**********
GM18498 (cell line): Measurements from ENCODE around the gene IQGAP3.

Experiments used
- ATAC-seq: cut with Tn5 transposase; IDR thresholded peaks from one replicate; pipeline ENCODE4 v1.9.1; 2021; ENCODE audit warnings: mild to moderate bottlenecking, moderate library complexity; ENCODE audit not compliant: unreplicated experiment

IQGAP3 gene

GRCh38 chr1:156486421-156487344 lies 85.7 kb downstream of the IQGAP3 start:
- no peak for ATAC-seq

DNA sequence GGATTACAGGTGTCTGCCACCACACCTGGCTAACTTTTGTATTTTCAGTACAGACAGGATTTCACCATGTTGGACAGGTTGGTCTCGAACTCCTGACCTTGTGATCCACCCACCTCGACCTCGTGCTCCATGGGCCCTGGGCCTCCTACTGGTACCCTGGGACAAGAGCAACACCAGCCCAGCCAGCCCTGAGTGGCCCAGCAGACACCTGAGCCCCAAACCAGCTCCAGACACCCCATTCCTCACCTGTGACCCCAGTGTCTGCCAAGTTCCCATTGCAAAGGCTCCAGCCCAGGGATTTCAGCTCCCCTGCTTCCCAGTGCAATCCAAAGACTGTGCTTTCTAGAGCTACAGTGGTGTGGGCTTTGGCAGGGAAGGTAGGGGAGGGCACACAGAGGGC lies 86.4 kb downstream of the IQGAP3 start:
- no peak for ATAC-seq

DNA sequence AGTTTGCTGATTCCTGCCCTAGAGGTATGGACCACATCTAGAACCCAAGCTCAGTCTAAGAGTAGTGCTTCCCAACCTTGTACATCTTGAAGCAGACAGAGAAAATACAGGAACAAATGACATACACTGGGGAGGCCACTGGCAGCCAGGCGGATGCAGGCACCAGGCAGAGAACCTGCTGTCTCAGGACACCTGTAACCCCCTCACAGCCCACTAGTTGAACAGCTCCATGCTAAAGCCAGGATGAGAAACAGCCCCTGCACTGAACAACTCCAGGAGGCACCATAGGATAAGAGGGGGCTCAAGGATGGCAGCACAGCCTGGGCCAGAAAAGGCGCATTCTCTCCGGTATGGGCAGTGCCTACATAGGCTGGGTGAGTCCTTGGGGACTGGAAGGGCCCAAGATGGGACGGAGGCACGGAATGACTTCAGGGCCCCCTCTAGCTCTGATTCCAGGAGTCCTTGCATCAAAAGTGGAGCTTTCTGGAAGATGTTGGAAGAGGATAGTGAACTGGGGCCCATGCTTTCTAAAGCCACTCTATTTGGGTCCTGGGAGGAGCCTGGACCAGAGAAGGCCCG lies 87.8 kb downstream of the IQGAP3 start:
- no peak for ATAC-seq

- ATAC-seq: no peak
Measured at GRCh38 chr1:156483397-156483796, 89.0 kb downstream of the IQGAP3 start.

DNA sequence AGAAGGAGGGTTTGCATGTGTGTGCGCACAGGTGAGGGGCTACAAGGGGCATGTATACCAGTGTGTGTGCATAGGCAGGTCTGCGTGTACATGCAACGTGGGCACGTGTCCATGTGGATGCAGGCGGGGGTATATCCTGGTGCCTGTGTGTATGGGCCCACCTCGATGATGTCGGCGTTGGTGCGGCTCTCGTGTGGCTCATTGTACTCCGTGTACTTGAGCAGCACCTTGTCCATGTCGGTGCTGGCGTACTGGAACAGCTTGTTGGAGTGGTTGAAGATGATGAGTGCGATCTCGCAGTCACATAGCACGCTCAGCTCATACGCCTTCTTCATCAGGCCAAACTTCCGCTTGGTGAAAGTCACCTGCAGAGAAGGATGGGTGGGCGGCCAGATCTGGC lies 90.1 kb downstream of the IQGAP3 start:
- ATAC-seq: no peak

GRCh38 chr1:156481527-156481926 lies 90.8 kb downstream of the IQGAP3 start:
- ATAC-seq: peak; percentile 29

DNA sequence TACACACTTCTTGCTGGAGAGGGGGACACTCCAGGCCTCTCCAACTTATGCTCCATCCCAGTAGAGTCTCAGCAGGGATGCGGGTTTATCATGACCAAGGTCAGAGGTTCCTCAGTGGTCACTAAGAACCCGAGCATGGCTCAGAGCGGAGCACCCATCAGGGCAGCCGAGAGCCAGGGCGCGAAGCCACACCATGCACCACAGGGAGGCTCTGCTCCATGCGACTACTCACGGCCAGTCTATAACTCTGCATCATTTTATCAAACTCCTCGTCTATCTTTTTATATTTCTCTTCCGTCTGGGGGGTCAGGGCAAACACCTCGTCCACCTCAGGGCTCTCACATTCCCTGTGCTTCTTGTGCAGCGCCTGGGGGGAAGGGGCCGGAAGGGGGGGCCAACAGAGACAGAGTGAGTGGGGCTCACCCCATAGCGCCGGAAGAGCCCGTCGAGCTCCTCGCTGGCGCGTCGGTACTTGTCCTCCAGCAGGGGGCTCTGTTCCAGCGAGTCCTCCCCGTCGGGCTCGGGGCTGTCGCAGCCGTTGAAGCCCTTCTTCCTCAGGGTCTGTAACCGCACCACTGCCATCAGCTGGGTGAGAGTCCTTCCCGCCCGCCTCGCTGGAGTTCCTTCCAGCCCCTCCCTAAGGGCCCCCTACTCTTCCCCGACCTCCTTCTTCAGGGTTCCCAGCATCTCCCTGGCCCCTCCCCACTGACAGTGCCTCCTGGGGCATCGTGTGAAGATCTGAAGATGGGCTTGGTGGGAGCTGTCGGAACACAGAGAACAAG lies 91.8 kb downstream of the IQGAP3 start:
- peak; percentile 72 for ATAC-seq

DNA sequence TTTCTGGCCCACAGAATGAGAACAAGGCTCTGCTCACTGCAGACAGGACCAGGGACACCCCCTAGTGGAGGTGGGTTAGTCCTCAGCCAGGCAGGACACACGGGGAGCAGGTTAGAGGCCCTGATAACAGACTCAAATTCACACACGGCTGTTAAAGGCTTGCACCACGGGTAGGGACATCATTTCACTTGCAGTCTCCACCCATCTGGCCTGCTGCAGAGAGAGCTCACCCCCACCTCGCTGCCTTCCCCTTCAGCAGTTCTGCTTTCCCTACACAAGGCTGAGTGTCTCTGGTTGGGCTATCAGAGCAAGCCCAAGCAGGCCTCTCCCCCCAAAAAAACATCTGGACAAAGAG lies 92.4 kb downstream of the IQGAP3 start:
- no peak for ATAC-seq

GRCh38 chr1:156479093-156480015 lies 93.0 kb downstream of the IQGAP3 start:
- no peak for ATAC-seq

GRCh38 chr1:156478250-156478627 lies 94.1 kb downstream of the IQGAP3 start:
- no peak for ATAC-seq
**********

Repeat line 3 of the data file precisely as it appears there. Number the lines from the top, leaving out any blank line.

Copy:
- ATAC-seq: cut with Tn5 transposase; IDR thresholded peaks from one replicate; pipeline ENCODE4 v1.9.1; 2021; ENCODE audit warnings: mild to moderate bottlenecking, moderate library complexity; ENCODE audit not compliant: unreplicated experiment